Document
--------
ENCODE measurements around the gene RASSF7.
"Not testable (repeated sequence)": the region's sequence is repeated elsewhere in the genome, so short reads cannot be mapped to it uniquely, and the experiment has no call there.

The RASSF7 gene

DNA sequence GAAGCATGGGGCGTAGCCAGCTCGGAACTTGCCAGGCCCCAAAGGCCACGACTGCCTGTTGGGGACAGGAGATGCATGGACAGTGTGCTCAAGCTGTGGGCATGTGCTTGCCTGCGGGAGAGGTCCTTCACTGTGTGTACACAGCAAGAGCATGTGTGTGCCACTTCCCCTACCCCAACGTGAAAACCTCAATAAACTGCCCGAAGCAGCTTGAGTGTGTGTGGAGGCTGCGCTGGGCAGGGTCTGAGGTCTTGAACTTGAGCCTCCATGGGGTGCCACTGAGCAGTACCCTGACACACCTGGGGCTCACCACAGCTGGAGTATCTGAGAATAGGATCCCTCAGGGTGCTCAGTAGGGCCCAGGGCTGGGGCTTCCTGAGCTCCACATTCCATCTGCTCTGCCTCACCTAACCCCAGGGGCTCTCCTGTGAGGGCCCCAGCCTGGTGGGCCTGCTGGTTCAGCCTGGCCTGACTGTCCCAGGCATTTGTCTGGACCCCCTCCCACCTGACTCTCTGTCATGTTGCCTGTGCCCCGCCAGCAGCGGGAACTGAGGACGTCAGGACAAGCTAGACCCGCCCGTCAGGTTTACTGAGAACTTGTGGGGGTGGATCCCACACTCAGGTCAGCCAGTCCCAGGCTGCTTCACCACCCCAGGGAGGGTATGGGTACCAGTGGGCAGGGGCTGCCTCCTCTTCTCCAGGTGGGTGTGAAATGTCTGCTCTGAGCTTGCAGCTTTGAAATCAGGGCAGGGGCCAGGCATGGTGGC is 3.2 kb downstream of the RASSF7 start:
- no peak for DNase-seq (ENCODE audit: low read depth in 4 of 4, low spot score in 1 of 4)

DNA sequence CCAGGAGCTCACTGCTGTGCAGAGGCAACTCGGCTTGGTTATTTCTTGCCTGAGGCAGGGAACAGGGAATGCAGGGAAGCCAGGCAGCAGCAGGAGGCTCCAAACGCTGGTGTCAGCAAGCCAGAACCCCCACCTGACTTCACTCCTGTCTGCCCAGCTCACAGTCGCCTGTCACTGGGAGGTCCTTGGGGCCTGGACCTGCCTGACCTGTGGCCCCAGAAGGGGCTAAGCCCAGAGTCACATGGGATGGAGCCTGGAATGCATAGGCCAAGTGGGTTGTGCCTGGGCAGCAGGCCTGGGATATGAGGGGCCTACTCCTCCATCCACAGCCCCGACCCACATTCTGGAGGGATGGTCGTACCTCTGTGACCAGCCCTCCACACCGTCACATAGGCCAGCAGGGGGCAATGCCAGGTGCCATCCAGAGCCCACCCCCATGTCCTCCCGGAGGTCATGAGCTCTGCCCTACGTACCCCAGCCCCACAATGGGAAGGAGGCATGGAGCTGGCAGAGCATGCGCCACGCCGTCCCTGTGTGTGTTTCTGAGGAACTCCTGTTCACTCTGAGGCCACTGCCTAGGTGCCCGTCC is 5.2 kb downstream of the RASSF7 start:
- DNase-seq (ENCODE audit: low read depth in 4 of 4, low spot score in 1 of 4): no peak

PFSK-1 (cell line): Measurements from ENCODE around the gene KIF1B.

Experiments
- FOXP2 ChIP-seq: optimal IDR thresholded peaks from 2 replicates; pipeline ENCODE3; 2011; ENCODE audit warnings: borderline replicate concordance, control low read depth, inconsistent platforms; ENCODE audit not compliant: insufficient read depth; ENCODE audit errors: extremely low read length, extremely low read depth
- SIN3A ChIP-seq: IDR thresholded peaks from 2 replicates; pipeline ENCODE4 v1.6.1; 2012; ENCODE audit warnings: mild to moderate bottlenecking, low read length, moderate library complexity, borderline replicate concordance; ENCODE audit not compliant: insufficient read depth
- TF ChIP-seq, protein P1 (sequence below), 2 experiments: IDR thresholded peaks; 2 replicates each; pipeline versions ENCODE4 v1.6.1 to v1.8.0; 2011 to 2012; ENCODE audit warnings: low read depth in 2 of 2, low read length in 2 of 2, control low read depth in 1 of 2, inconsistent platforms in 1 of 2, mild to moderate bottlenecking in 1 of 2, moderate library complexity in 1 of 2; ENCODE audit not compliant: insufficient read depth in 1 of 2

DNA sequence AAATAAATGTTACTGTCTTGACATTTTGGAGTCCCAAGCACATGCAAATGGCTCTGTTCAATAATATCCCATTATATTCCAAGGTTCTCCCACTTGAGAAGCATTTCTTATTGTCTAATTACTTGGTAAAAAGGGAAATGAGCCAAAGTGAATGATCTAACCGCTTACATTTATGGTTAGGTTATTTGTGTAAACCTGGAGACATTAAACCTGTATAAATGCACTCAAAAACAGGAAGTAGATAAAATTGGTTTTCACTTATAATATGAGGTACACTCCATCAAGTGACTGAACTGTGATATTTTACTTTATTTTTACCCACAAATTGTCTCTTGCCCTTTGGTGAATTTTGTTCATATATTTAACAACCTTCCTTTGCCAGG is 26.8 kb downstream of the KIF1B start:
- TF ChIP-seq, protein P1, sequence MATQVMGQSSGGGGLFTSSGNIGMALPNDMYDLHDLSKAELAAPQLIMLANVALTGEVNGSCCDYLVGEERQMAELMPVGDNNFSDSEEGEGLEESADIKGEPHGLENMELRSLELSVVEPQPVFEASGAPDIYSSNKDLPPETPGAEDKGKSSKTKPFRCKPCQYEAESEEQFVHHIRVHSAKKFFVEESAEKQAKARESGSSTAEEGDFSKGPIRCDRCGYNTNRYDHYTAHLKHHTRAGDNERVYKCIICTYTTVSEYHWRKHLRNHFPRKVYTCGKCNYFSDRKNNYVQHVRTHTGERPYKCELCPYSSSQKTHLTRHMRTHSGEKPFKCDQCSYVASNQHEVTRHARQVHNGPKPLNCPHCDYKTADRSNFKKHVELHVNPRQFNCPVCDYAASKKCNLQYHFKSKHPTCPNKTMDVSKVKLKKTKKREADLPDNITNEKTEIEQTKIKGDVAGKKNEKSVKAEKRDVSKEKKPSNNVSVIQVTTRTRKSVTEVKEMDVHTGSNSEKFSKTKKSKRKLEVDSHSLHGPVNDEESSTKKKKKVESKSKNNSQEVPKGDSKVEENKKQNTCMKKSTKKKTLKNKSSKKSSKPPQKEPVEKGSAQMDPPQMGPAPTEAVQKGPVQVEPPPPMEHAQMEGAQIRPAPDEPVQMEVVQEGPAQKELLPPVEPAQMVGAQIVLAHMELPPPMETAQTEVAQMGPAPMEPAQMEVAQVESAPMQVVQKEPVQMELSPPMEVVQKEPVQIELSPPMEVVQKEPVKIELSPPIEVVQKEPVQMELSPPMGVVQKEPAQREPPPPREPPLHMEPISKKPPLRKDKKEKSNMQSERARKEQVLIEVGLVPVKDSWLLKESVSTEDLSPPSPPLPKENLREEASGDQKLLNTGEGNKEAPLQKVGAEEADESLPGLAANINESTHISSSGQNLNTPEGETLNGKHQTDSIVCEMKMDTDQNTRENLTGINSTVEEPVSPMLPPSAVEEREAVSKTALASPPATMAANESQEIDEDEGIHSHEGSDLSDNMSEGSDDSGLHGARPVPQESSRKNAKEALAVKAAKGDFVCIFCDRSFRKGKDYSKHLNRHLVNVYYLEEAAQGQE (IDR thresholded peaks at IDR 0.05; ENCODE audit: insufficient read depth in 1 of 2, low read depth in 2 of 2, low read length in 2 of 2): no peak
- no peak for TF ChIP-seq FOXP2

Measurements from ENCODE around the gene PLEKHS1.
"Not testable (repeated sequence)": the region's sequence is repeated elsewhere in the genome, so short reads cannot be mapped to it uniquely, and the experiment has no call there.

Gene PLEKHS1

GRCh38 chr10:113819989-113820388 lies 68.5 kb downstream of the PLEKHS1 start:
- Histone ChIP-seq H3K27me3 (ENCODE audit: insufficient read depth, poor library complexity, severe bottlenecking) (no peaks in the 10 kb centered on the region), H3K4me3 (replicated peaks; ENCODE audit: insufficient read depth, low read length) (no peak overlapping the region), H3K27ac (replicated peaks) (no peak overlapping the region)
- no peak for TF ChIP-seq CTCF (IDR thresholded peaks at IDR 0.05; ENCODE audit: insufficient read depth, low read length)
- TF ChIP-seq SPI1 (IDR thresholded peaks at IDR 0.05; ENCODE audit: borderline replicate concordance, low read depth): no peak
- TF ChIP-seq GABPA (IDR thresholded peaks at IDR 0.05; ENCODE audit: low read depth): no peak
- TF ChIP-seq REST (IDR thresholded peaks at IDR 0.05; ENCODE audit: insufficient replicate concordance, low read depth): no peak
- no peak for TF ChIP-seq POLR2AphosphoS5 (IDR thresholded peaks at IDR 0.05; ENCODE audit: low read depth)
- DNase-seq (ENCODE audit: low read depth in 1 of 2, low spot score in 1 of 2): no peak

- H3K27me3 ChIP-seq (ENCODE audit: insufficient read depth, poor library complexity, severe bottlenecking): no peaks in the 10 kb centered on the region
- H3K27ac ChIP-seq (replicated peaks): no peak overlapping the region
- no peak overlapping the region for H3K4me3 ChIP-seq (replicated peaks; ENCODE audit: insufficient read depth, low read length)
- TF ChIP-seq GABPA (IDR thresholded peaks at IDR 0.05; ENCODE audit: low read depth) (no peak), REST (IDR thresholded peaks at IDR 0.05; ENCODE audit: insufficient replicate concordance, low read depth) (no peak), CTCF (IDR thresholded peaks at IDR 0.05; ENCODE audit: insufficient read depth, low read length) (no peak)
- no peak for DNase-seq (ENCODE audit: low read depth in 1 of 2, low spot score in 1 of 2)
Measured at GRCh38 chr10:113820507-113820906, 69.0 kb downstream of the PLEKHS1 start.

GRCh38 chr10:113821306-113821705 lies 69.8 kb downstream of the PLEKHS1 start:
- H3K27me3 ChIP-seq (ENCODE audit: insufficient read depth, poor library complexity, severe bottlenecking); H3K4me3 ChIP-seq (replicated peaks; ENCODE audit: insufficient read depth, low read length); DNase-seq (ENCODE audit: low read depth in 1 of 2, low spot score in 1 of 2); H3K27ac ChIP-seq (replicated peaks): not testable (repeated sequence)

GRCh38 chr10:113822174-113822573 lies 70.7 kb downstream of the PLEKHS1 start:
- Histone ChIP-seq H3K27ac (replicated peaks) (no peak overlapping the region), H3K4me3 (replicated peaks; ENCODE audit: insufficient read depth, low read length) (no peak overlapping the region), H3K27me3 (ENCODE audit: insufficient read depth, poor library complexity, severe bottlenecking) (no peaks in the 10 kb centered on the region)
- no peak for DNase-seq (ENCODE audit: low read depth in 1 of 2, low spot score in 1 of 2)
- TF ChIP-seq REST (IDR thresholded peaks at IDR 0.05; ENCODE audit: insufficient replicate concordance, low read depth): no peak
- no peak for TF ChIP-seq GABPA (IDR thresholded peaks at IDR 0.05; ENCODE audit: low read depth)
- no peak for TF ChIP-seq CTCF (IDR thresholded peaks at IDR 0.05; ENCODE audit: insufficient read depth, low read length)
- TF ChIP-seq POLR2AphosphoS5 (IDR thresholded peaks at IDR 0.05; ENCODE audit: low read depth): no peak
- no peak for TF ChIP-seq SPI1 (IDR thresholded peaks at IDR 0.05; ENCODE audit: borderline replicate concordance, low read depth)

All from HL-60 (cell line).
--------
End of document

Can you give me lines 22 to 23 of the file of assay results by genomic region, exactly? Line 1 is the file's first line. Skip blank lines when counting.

- TF ChIP-seq SPI1 (IDR thresholded peaks at IDR 0.05; ENCODE audit: borderline replicate concordance, low read depth): no peak
- TF ChIP-seq GABPA (IDR thresholded peaks at IDR 0.05; ENCODE audit: low read depth): no peak